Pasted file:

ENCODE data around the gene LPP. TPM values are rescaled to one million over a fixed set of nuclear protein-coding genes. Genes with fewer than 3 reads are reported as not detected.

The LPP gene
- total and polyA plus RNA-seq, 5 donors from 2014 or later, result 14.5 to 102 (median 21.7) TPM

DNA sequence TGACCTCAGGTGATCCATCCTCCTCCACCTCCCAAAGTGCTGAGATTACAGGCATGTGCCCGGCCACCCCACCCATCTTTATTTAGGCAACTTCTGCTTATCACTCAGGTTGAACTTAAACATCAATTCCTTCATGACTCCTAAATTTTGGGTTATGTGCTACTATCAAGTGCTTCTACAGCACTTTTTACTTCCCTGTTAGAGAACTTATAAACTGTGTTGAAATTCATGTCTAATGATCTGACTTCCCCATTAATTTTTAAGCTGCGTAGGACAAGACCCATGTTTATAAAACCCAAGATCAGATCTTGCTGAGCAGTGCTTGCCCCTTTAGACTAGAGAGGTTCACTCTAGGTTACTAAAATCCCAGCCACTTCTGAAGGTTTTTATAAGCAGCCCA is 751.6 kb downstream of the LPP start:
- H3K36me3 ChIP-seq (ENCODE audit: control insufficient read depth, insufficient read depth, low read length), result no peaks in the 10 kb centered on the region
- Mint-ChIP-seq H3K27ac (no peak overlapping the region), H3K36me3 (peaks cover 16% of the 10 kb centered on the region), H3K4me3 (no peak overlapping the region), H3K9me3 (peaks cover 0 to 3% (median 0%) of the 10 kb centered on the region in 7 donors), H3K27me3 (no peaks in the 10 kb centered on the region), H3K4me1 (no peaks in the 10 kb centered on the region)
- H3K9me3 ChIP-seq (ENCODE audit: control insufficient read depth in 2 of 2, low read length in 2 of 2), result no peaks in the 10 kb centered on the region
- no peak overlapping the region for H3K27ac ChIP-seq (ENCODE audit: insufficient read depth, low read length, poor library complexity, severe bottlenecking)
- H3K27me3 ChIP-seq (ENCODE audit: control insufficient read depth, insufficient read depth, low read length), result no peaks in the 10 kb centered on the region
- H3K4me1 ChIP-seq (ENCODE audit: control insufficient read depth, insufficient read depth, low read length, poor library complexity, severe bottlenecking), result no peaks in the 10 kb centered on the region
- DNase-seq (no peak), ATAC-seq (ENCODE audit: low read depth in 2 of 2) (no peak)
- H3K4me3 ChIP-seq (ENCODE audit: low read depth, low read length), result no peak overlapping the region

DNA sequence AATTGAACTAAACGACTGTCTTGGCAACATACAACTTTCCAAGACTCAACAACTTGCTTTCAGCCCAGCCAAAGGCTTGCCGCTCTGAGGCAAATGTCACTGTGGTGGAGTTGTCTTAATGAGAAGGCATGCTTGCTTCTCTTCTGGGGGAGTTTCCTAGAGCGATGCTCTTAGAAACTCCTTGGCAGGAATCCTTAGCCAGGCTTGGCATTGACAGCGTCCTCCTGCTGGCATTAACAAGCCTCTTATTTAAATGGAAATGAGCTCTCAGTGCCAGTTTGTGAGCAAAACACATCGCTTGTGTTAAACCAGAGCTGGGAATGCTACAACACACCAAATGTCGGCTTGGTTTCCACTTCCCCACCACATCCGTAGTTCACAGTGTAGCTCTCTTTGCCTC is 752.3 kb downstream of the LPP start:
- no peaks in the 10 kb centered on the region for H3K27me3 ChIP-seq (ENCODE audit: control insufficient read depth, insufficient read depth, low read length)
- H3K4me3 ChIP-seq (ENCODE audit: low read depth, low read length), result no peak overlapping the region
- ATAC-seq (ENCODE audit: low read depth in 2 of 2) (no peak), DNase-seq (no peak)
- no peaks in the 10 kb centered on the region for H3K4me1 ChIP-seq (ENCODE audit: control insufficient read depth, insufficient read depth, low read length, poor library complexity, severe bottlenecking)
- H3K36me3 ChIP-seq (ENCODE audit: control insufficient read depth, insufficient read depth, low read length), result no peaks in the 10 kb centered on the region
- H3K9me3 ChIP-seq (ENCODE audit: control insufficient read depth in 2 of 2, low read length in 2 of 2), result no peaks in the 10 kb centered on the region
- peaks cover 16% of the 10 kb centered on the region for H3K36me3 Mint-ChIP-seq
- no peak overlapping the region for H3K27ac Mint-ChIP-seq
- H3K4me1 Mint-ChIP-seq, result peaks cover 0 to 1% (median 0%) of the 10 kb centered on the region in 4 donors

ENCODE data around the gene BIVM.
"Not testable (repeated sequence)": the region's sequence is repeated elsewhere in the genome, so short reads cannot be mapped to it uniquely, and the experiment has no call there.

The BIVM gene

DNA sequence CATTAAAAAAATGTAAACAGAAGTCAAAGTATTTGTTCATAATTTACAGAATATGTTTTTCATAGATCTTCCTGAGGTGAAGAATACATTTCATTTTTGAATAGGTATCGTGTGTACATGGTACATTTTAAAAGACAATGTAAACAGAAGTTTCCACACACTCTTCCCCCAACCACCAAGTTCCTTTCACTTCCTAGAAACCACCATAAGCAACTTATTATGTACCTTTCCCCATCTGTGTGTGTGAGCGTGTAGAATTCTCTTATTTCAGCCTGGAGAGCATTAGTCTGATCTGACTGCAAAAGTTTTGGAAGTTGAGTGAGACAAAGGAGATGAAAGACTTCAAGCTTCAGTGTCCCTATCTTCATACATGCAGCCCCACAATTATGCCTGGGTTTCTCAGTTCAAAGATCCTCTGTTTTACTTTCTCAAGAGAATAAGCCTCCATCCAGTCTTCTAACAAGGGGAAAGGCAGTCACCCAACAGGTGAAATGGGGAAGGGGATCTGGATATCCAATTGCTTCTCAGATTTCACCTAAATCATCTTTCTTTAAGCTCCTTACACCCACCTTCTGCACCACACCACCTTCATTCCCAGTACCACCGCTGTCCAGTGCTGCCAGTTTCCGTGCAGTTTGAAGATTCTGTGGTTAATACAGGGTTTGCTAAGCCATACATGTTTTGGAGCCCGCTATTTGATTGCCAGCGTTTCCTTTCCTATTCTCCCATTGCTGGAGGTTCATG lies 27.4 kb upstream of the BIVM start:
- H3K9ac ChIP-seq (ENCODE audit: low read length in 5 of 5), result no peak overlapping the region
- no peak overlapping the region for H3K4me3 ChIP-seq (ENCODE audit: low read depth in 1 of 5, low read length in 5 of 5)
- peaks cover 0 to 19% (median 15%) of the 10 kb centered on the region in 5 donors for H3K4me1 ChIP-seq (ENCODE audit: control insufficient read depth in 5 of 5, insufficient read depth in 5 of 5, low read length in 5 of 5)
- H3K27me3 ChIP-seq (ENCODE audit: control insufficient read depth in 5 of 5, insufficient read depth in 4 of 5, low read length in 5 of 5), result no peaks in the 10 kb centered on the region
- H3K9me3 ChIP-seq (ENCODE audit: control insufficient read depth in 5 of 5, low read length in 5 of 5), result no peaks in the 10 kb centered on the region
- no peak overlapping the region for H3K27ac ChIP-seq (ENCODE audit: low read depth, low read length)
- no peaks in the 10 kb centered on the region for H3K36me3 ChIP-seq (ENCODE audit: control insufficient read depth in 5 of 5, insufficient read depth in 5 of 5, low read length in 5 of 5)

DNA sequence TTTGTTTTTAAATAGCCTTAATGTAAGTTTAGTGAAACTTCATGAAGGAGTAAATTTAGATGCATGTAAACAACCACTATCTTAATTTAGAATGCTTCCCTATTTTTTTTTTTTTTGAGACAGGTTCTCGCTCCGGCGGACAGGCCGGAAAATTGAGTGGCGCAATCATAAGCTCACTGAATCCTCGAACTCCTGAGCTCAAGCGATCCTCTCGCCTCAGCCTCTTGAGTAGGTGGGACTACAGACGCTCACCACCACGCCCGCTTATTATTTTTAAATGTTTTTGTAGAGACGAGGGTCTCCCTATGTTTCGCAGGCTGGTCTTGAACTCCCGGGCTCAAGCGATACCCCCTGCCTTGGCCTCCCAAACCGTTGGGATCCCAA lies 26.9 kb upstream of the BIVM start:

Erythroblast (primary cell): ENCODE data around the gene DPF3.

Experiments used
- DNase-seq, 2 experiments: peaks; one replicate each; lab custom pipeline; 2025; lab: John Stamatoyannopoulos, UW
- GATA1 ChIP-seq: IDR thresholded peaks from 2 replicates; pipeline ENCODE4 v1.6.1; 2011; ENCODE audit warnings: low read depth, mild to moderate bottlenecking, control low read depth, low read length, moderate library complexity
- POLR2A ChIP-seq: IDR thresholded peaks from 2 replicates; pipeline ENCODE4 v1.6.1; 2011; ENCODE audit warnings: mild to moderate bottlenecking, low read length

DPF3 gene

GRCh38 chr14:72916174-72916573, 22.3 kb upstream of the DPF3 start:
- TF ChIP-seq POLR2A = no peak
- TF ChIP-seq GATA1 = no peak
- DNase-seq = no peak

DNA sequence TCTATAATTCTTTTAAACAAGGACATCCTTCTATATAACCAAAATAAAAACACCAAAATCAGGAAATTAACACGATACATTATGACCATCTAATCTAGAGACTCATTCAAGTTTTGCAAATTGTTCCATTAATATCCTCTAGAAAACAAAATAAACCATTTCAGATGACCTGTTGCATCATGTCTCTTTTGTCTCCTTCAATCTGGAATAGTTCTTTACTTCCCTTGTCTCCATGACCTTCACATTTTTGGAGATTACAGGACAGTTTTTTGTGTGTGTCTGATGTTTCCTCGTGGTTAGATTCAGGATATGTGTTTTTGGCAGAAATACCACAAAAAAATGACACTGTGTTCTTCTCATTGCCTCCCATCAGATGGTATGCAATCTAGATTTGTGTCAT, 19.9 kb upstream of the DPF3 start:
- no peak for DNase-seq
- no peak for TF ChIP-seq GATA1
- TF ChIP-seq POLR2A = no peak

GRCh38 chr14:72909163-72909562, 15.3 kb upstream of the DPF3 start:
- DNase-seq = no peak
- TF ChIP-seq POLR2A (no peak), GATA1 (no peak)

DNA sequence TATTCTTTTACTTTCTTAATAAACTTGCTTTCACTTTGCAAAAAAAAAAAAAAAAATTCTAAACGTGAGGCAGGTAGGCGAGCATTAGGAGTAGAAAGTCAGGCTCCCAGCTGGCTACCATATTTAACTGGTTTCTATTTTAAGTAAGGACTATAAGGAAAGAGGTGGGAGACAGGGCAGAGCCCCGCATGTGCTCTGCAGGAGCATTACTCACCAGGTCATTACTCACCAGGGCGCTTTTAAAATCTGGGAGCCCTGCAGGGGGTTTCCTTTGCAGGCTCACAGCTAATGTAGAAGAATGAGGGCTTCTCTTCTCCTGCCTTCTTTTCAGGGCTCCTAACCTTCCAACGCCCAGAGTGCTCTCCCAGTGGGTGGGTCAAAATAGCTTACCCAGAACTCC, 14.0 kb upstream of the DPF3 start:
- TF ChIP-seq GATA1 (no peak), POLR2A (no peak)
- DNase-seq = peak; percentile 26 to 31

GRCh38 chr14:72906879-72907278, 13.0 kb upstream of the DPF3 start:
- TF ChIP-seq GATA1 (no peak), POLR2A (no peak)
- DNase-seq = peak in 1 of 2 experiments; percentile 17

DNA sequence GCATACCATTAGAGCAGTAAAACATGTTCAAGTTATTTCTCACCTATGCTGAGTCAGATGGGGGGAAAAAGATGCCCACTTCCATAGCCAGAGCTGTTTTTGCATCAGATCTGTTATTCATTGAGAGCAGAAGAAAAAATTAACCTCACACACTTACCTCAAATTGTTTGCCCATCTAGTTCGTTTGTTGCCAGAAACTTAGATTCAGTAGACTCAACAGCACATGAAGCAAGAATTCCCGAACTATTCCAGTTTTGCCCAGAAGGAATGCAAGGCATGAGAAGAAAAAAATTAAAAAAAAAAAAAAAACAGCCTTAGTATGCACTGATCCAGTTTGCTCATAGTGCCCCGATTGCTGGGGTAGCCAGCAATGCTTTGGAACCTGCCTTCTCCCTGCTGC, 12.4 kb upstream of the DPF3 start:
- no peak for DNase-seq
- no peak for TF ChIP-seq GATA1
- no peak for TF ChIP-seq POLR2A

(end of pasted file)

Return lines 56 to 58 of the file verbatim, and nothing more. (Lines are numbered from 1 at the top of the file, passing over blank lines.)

- TF ChIP-seq GATA1 (no peak), POLR2A (no peak)
- DNase-seq = peak in 1 of 2 experiments; percentile 17

DNA sequence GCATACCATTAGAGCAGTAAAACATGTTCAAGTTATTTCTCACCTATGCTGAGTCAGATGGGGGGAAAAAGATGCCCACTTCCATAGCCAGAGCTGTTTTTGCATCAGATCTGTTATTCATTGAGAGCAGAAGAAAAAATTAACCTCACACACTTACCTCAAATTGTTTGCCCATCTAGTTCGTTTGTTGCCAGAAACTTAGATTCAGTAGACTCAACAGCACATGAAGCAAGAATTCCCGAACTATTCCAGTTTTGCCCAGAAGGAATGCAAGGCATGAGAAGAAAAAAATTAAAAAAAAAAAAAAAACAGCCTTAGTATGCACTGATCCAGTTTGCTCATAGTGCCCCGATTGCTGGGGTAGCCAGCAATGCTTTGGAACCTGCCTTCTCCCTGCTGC, 12.4 kb upstream of the DPF3 start: